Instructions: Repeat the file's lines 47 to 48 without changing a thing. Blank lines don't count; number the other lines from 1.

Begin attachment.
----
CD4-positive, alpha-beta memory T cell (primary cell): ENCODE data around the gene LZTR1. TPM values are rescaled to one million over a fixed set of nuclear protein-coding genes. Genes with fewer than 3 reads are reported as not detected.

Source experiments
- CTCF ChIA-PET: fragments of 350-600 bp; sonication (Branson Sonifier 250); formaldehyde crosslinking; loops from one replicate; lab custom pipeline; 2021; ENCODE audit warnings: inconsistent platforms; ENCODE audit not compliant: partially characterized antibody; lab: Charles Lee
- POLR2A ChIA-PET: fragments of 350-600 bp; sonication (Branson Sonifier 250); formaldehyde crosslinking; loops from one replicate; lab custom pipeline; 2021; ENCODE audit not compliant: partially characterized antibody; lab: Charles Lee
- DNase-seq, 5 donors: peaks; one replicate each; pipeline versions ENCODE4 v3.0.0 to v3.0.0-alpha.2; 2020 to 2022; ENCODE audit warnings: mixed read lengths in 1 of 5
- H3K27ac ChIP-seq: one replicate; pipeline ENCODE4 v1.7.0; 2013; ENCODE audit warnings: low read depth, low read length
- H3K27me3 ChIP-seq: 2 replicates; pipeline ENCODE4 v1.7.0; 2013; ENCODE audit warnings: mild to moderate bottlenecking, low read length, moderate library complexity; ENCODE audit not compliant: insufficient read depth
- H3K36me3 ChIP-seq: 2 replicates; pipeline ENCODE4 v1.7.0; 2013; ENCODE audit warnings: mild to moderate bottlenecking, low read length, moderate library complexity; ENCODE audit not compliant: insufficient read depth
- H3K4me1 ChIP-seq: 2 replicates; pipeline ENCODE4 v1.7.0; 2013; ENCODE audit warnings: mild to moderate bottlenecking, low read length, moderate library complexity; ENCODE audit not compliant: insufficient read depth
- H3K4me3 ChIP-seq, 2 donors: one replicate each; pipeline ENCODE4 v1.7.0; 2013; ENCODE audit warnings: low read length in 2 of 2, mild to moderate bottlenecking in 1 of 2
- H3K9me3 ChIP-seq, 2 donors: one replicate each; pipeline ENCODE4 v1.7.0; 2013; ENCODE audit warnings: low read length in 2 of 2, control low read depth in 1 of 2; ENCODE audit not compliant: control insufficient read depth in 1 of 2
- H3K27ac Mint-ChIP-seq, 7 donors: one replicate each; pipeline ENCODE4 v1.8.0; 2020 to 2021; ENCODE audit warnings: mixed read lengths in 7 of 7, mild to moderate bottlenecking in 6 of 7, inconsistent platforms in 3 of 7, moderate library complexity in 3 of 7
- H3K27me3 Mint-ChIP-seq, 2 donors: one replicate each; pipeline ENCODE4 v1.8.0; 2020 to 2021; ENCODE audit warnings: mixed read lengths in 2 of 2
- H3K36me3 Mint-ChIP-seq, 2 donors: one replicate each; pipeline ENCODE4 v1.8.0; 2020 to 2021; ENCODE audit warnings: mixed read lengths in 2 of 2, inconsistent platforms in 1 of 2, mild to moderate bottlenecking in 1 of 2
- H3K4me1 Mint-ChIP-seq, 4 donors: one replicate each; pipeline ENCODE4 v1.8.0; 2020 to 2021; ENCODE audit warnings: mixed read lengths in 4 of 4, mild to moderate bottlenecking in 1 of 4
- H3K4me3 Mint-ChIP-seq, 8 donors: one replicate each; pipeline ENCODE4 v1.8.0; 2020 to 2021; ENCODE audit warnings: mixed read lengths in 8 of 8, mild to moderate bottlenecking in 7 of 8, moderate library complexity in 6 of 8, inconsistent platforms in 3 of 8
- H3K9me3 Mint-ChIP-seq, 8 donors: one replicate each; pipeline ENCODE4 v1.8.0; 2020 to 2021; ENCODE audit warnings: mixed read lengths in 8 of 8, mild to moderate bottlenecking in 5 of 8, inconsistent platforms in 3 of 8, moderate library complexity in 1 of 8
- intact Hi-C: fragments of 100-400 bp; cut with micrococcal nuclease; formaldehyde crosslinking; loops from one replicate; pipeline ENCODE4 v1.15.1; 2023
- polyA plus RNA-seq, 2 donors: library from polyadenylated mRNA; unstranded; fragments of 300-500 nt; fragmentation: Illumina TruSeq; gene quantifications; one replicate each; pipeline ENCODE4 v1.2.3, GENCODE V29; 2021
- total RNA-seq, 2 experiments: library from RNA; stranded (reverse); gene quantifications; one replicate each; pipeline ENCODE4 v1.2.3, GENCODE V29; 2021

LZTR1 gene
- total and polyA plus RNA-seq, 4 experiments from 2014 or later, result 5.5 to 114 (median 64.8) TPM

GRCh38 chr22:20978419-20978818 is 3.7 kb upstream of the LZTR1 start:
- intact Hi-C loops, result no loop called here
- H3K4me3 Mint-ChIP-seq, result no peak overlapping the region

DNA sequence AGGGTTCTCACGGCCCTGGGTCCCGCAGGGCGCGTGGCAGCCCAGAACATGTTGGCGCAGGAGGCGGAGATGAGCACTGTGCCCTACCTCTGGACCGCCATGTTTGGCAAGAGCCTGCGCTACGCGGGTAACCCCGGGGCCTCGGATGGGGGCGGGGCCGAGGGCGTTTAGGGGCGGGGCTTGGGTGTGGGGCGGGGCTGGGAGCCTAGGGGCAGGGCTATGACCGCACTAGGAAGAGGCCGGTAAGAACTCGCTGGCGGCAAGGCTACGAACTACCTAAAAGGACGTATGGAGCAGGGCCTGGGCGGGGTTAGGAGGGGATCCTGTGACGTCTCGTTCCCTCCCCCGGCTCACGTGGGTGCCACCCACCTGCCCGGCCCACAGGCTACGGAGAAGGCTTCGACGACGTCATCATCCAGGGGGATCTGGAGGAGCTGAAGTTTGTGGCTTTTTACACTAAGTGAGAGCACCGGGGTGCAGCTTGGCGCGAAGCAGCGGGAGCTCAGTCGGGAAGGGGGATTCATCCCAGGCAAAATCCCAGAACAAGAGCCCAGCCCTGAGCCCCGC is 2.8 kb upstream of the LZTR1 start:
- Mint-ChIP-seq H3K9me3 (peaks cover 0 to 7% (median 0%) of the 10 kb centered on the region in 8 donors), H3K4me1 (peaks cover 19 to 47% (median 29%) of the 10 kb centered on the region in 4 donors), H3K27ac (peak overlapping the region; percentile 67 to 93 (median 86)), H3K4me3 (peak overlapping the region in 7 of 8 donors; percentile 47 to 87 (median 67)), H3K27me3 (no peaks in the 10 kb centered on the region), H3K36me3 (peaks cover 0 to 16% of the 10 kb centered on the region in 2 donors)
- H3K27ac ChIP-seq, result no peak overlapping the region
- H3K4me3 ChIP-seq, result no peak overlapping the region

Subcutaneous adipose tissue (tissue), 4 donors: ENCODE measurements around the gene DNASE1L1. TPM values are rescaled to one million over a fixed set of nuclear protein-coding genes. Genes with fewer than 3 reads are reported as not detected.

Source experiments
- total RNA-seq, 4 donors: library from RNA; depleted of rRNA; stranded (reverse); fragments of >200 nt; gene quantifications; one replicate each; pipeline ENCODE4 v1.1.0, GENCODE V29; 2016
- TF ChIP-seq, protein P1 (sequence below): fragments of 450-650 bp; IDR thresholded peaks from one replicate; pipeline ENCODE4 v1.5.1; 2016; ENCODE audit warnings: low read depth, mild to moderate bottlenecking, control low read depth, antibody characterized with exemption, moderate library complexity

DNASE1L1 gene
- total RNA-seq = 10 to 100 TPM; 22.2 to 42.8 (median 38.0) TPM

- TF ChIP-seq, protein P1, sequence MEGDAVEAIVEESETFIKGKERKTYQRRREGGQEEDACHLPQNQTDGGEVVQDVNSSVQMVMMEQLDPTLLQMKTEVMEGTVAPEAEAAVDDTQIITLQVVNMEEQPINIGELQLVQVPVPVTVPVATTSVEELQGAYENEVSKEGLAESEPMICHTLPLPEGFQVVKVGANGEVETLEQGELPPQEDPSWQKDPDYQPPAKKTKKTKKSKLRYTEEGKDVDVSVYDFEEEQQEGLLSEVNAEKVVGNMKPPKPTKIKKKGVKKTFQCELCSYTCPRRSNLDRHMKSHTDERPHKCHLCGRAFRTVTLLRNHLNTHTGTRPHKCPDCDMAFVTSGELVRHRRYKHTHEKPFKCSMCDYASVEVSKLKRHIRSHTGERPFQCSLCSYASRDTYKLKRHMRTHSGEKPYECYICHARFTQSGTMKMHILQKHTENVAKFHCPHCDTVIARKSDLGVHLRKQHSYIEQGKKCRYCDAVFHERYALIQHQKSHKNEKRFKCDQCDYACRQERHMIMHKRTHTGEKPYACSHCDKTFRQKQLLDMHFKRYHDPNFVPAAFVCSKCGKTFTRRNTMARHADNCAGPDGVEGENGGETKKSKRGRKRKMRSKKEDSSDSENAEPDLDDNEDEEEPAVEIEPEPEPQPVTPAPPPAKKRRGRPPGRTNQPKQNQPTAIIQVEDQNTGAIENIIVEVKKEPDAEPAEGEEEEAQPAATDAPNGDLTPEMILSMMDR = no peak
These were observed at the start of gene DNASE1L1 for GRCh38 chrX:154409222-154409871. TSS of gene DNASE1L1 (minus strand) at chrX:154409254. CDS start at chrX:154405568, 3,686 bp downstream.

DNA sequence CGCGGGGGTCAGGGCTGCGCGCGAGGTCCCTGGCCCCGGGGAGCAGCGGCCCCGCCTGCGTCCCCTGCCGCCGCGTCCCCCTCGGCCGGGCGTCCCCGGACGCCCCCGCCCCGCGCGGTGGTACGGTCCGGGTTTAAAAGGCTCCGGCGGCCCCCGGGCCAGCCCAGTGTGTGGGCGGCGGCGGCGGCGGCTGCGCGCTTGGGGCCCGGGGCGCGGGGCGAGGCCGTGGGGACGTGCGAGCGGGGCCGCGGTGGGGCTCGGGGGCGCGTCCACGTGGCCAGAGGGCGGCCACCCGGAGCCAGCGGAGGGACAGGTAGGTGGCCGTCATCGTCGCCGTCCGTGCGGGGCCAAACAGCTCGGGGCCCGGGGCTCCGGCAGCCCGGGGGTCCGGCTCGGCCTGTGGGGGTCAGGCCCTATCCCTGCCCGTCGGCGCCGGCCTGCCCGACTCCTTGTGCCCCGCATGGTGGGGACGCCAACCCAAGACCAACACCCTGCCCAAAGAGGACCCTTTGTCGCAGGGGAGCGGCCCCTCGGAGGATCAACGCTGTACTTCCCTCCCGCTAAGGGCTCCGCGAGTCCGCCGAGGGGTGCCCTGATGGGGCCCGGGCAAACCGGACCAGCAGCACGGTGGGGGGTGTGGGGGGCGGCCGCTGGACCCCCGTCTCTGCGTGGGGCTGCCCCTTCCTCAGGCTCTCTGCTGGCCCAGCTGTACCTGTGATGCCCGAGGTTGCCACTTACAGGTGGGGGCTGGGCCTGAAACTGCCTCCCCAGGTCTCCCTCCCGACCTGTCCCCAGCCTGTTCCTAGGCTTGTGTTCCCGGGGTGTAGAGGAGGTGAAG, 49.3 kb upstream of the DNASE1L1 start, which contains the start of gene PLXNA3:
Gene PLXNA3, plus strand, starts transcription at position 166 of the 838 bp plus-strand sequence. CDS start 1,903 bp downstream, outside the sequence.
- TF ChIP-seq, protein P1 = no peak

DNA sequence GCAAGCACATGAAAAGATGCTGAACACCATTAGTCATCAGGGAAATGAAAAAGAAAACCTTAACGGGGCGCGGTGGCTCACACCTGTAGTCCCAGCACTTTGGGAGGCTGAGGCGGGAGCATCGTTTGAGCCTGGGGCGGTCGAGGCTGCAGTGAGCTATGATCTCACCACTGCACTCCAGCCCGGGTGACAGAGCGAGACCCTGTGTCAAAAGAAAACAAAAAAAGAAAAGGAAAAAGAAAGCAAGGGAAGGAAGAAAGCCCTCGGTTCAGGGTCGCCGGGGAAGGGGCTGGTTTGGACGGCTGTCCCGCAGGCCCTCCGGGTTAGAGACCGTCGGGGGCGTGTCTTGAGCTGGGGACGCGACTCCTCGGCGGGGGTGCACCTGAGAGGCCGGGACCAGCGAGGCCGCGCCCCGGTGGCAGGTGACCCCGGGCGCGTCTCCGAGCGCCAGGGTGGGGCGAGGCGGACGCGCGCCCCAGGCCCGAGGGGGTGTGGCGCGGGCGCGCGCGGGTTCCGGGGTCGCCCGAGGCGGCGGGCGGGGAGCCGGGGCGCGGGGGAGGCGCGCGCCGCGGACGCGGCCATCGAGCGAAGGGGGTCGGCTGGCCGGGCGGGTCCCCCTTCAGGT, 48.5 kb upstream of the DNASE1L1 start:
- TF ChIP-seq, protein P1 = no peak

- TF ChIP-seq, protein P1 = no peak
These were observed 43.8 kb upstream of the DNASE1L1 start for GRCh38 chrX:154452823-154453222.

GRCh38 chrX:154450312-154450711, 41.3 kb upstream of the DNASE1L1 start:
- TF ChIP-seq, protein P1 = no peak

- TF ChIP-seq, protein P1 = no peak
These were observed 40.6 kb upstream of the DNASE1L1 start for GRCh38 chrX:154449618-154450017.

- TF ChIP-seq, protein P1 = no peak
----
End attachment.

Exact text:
- TF ChIP-seq, protein P1 = no peak
These were observed 40.6 kb upstream of the DNASE1L1 start for GRCh38 chrX:154449618-154450017.